To protect the soil throughout the winter, it is a good idea to leave the root systems of beans and peas in the ground, as these provide much-needed food for microorganisms in the soil throughout the winter and will provide better earth for planting for the spring. 

Taking into account all of God’s creatures that use the garden in the off-season ensures that a gardener is truly working in tandem with nature, and not against it. A gardener never knows what good is sown by considering innocent creatures lesser than him/herself.

3. Collect Vegetable Seeds and Herb Cuttings

One thing that can be done to prepare the vegetable garden for winter while doing clean-up is collecting seeds and cuttings that can be used to start the vegetable garden back up in the spring or (in the case of cuttings) keep fresh herbs growing all winter long.

Collecting Vegetable Seeds

Saving Carrot Seeds
Saving carrots seeds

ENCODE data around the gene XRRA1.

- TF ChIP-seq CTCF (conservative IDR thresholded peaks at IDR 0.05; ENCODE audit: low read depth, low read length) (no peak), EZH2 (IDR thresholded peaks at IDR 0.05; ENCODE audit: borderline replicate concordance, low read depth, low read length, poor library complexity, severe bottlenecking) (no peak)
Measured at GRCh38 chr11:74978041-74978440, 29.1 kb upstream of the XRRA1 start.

Seed saving not only lets gardeners save money by avoiding purchasing new seed, but ambitious gardeners can also develop their own personal strains and varieties of fruits and vegetables through years of collecting seeds from the best plants.

Some other advantages of collecting seed from the spent garden:

  • Removing revenue and influence from industrial agriculture corporations, which rarely have the gardener and the earth’s interests at heart
  • Avoiding genetically modified organisms (GMOs)
  • Cheaper procurement of next year’s crop
  • Learning self-sustainability as a gardener in accordance with authentic homesteading practices that tie gardeners more directly to the land
  • Being able to maintain localized landraces of customized vegetable and fruit varieties that can have increased vigor and weather tolerance compared to varieties from outside the area
  • Higher germination rates from using fresher seed
  • Allows a gardener to easily and cheaply share seeds with friends and family looking to get into gardening for themselves

Collecting seeds is as simple as grabbing a bucket and a handful of spent plants. Either crush, tear or roll seed heads between hands to break them open and drop the seeds inside into the bucket. Keep one seed type per bucket to avoid mix-ups when planting in spring. 

Some seeds are easy to store until ready for use, while others require special steps to ensure viability, such as cold stratification. Look up each plant type that you plan to collect seeds to find in-depth instructions on how best to harvest and store the seeds for that plant.